Discrimination of smoking status by MRI based on deep learning method
Original Article

Discrimination of smoking status by MRI based on deep learning method

Shuangkun Wang1, Rongguo Zhang2, Yufeng Deng2, Kuan Chen2, Dan Xiao3,4, Peng Peng1, Tao Jiang1

1Department of Radiology, Beijing Chaoyang Hospital, Capital Medical University, Beijing 10020, China; 2Infervision, Beijing 10021, China; 3Tobacco Medicine and Tobacco Cessation Center, 4WHO Collaborating Center for Tobacco Cessation and Respiratory Diseases Prevention, China-Japan Friendship Hospital, Beijing 100029, China

Correspondence to: Dan Xiao. Tobacco Medicine and Tobacco Cessation Center, WHO Collaborating Center for Tobacco Cessation and Respiratory Diseases Prevention, China-Japan Friendship Hospital, Beijing 100029, China. Email: danxiao@263.net.

Background: This study aimed to assess the feasibility of deep learning-based magnetic resonance imaging (MRI) in the prediction of smoking status.

Methods: The head MRI 3D-T1WI images of 127 subjects (61 smokers and 66 non-smokers) were collected, and 176 image slices obtained for each subject. These subjects were 23–45 years old, and the smokers had at least 5 years of smoking experience. Approximate 25% of the subjects were randomly selected as the test set (15 smokers and 16 non-smokers), and the remaining subjects as the training set. Two deep learning models were developed: deep 3D convolutional neural network (Conv3D) and convolution neural network plus a recurrent neural network (RNN) with long short-term memory architecture (ConvLSTM).

Results: In the prediction of smoking status, Conv3D model achieved an accuracy of 80.6% (25/31), a sensitivity of 80.0% and a specificity of 81.3%, and ConvLSTM model achieved an accuracy of 93.5% (29/31), a sensitivity of 93.33% and a specificity of 93.75%. The accuracy obtained by these methods was significantly higher than that (<70%) obtained with support vector machine (SVM) methods.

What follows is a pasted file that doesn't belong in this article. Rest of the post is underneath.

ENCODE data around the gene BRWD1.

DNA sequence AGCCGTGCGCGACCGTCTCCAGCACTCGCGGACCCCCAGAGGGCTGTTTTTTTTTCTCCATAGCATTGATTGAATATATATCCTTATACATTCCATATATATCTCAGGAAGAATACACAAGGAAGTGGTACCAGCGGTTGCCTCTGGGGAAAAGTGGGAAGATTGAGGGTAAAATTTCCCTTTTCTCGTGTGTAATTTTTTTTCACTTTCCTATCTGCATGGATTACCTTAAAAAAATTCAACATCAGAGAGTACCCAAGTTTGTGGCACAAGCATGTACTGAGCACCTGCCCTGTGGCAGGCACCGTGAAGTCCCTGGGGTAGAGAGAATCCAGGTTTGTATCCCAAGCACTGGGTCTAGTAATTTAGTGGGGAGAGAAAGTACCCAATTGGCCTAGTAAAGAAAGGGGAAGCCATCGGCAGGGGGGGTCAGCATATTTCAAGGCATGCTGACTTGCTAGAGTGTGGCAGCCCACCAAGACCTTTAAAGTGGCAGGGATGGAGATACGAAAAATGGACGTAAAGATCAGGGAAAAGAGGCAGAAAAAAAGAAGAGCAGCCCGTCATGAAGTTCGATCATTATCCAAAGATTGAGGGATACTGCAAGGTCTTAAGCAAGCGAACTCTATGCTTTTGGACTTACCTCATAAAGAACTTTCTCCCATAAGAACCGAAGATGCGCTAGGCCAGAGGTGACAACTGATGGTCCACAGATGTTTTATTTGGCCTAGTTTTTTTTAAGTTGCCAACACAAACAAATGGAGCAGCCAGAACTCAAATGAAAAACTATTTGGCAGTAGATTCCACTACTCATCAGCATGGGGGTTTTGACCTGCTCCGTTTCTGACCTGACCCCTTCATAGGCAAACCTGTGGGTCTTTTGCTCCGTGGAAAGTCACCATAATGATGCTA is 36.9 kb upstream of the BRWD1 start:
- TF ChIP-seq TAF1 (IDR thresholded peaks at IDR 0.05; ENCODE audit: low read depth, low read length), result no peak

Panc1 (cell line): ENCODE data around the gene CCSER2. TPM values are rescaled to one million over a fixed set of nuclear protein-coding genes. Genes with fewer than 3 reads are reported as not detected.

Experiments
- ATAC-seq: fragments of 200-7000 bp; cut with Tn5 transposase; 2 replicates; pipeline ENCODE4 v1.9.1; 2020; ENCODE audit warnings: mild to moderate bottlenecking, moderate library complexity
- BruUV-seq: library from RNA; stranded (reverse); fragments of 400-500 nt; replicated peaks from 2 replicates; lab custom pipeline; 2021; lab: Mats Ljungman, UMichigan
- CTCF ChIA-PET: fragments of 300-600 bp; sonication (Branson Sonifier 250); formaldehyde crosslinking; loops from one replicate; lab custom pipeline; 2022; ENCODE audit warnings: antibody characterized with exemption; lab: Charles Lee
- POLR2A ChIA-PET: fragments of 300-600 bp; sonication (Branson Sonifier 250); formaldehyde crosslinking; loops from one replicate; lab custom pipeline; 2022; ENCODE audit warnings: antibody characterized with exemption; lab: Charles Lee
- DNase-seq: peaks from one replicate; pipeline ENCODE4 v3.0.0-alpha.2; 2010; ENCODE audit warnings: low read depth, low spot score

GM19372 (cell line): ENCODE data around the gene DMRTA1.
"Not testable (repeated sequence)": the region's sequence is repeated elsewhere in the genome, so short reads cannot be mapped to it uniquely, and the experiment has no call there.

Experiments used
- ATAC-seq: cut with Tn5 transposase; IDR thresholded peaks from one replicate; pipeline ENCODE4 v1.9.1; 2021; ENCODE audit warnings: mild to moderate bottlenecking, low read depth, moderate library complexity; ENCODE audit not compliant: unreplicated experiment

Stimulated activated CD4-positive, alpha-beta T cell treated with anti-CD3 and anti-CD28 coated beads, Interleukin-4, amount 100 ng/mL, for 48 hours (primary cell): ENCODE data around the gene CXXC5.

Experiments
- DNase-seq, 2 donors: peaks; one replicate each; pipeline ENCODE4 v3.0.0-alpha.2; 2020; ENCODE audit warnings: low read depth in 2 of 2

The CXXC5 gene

Conclusions: The deep learning-based MRI can accurately predict smoking status. Studies with large sample size are needed to improve the accuracy and to predict the level of nicotine dependence.

Keywords: Support vector machine (SVM); deep learning; magnetic resonance imaging (MRI); smoking status

Submitted Aug 22, 2018. Accepted for publication Nov 30, 2018.

doi: 10.21037/qims.2018.12.04


Smoking is a major public health problem and the leading cause of preventable deaths worldwide (1,2). More than six million people die from smoking related diseases all over the world each year. The World Health Organization (WHO) has classified nicotine dependence as a disease. Nicotine dependence is a dependence on psychoactive substance, its initiation and development are closely related to the changes in the brain structure and function, and it can cause cerebral vascular disease and Alzheimer’s disease (3,4).